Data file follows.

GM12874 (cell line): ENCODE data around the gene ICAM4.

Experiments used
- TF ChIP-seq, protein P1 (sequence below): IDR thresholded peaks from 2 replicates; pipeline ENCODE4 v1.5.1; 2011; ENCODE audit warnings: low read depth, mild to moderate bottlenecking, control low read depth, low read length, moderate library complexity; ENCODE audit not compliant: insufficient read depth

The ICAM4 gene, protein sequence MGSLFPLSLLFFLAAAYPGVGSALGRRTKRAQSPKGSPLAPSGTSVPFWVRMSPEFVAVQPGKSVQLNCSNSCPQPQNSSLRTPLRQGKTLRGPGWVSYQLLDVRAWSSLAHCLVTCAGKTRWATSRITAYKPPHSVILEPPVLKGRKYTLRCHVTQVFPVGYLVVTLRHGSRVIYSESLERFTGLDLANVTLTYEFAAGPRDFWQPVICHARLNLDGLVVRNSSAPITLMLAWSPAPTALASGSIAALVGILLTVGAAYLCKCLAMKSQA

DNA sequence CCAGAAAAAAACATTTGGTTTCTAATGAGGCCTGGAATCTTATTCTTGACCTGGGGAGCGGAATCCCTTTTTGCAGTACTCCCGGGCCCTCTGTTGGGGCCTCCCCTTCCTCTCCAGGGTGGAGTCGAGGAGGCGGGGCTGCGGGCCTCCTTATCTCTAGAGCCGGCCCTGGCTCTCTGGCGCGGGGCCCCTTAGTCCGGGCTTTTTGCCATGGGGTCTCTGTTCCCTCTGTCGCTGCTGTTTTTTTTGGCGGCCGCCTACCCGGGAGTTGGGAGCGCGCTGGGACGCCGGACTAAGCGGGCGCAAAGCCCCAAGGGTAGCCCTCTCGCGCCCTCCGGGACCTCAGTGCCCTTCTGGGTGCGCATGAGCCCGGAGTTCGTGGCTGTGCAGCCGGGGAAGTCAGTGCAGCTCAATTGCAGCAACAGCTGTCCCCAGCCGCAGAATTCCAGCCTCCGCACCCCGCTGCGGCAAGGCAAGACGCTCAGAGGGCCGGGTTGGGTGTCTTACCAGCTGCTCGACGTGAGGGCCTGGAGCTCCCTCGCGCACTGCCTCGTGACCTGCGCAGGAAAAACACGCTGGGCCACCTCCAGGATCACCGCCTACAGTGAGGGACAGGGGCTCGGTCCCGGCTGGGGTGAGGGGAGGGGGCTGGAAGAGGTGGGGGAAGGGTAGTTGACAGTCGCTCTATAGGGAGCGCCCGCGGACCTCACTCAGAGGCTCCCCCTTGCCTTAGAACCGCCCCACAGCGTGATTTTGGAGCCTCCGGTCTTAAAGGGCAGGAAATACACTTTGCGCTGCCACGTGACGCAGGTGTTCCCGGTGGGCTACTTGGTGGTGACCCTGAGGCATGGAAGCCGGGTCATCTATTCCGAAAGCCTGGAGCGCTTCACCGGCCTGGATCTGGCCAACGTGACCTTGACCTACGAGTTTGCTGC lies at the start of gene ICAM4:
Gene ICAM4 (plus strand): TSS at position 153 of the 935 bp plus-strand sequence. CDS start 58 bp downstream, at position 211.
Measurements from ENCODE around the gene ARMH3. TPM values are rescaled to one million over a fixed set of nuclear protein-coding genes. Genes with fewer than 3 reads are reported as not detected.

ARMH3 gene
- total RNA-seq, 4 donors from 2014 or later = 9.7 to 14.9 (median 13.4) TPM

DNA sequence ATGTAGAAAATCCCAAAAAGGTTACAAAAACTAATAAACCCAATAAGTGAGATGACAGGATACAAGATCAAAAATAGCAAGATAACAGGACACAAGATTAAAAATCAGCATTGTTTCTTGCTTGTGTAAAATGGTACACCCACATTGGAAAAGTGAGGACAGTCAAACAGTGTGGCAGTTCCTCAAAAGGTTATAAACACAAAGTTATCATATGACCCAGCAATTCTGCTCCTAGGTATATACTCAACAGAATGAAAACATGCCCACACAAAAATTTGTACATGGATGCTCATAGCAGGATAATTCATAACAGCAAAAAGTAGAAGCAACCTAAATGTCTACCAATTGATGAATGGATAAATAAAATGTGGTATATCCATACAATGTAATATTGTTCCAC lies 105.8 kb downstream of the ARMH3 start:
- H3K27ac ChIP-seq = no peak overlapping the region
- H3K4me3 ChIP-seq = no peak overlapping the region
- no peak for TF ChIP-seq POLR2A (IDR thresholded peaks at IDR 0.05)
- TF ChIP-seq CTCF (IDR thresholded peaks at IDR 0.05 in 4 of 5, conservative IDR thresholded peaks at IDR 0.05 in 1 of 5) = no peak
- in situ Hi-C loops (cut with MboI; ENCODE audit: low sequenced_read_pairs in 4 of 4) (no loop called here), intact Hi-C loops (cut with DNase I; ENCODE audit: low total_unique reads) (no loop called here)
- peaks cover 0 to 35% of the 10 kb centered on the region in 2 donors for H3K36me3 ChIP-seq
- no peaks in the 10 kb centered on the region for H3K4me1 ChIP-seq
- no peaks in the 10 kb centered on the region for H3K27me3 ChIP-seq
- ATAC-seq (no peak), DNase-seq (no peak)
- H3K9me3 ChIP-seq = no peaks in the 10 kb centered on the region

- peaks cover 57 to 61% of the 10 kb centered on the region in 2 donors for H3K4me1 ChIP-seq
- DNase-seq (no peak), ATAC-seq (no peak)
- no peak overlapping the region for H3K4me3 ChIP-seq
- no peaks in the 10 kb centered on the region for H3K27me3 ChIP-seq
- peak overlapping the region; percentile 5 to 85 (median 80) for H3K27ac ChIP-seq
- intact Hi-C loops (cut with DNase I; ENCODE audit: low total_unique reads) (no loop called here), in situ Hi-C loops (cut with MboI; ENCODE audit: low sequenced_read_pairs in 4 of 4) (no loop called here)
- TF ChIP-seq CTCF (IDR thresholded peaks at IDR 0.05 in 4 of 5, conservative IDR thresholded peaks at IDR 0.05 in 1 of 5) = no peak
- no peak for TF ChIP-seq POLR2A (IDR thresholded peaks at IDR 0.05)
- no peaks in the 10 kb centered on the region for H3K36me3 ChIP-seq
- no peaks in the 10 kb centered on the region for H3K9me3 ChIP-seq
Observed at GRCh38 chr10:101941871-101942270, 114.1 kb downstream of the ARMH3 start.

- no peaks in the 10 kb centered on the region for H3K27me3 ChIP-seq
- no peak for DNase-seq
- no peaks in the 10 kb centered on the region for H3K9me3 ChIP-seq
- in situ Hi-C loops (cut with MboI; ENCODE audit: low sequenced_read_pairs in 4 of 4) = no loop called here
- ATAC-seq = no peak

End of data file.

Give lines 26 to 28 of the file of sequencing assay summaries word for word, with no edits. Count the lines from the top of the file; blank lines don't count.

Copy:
- intact Hi-C loops (cut with DNase I; ENCODE audit: low total_unique reads) (no loop called here), in situ Hi-C loops (cut with MboI; ENCODE audit: low sequenced_read_pairs in 4 of 4) (no loop called here)
- TF ChIP-seq CTCF (IDR thresholded peaks at IDR 0.05 in 4 of 5, conservative IDR thresholded peaks at IDR 0.05 in 1 of 5) = no peak
- no peak for TF ChIP-seq POLR2A (IDR thresholded peaks at IDR 0.05)